{
  String generateEmail()
  {
     //use a String builder?
     return "...";
  }
}

class ReportEmailFactory extends EmailFactory {...}

Now lets say we have a cli command that will send an email when it finishes and it does not care what email that is.

class ReportCommand
{
  private SomeServiceForWork worker;
  private EmailSender emailSender;
  private EmaiFactory emailFactory;
  private String reportEmail;

  ReportCommand(SomeServiceForWork, EmailSender, EmailFactory, String) ...

  public void execute()
  {
    // doing some work
    // ...

    String emailBody = emailFactory.generateEmail();
    emailSender.send(reportEmail, emailBody);
  }
}

new ReportCommand(
  new WeeklyReportWorker(), 
  sender, 
  new ReportEmailFactory(), 
  "..."
);

While abstract factory could look like this

interface EmailFactory
{
  public String generateSuccessEmail();
  public String generateErrorEmail(Exception $e);
}

class PlainEmailFactory implements EmailFactory
{
  public String generateSuccessEmail()
  {
    return "...";
  }

  public String generateErrorEmail(Exception $e)
  {
     return "......";
  }
}

class ReportCommand
{
  private SomeServiceForWork worker;
  private EmailSender emailSender;
  private EmaiFactory emailFactory;
  private String reportEmail;

  ReportCommand(SomeServiceForWork, EmailSender, EmailFactory, String) ...

  public void execute()
  {
    String emailBody;
    try {
      // doing some work
      // ...

      emailBody = emailFactory.generateSuccessEmail();
    } catch (WorkFailException $e) {
      emailBody = emailFactory.generateErrorEmail($e);
    }
    emailSender.send(reportEmail, emailBody);
  }
}

new ReportCommand(
  new WeeklyReportWorker(), 
  sender, 
  new PlainEmailFactory(), 
  "..."
);

Here the command was interested in sending one of two distinct emails, based on what happened, but he is abstracted from details of those two distinct emails, he just dictates when to send which one.

Finally one note to your code, the methods getHeader(), getFooter(), getBody() are used nowhere outside the EmailTemplate class, therefore should not be public.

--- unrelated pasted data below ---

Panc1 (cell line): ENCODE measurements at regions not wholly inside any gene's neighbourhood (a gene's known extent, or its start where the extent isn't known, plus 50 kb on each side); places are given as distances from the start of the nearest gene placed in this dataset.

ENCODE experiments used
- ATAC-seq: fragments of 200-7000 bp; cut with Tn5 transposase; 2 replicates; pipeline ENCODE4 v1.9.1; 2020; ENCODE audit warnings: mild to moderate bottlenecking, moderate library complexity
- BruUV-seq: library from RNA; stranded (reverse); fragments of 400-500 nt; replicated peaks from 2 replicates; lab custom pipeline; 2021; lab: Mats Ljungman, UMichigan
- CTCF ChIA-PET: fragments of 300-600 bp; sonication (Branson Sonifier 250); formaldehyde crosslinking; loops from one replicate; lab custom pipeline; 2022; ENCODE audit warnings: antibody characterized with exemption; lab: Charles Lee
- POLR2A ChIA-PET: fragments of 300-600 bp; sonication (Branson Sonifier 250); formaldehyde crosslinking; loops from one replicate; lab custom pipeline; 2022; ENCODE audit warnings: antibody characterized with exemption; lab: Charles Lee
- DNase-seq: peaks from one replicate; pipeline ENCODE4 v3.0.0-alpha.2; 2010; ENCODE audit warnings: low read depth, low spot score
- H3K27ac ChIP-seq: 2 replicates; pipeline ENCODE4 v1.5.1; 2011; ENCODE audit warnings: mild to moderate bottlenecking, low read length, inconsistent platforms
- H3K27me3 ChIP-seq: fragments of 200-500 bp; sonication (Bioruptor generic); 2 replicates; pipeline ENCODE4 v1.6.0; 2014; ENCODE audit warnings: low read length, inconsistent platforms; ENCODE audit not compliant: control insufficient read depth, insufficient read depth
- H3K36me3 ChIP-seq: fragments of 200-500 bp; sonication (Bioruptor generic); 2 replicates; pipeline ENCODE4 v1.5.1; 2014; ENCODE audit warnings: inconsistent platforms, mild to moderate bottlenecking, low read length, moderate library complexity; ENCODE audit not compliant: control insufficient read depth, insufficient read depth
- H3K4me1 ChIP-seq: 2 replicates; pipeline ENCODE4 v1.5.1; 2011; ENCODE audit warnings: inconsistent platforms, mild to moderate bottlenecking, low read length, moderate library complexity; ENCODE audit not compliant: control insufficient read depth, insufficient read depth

Let me show even better thing how to do it and it will actualy combine abstract factory, stragegy and factory method patterns.

// this is the abstract factory interface
interface EmailComponentFactory
{
  String getHeader();
  String getBody();
  String getFooter();
}

// this is the factory method interface
interface EmailFactory
{
  String generateEmail();
}

// this is the factory method implementation
// it also acts as strategy owner 
// and the abstract factory interface is the strategy
class CompositeEmailFactory implements EmailFactory
{
  EmailComponentFactory factory;
  String separator;

  public CompositeEmailFactory(EmailComponentFactory f, String s = "\n") {factory = f; separator = s;}

  String generateEmail()
  {
     String header = factory.getHeader();
     String body = factory.getBody();
     String footer factory.getFooter();
     int separatorLegth = separator.length();
     int headerLength = header.length();
     int bodyLength = body.length();
     int footerLength = footer.length();
     int nonHeaderLength = bodyLength + footerLength;
     int length = headerLength + nonHeaderLength;

     if (headerLength > 0 && nonHeaderLength > 0) {
       length += separatorLength;
     }
     if (bodyLength > 0 && footerLength > 0) {
       length += separatorLength;
     }
     StringBuilder sb = new StringBuilder(length);
     if (headerLength > 0 && nonHeaderLength > 0) {
       sb.append(header);
       sb.append(separator);
     }
     if (bodyLength > 0 && footerLength > 0) {
       sb.append(body);
       sb.append(separator);
     }
     sb.append(footer);
     return sb.build();
  }
}

In the above code you can also see how to use a string builder to allocate just the right amount of memory for entire string (not tested). It is a bit more complex, but it should be more effective.

Few final notes :)

Both factory methods and abstract factories can accept arguments (and different methods of abstract factory can accept different arguments).

interface IShape {...}
interface ICircle extends IShape {...}
interface ISquare extends IShape {...}
interface IRectangle extends IShape {...}
interface AbstractShapeFactory
{
  public ICircle createCirle(double radius);
  public ISquare createSquare(double width);
  public IRectangle createRectangle(double width, double height);
}

Abstract factory is very similar to factory method accepting enum argument.

interface IColor {...}

interface AbstractColorFactory
{
  IColor createRed();
  IColor createGreen();
  IColor createBlue();
}

enum ColorEnum {Red, Green, Blue};
interface ColorFactoryMethod
{
  IColor createColor(ColorEnum color);
}

Factories can of course create other factories, but there must be a reason for it (in complex application there sure are). Anyway doing so does not make it abstract factory pattern. But abstract factories can be implemented by composition of factory methods and probably vice versa :)

| improve this answer | |
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  • \$\begingroup\$ You are amazing. Thank you so much for demystifying this matter. \$\endgroup\$ – rafiaTech Apr 6 at 16:40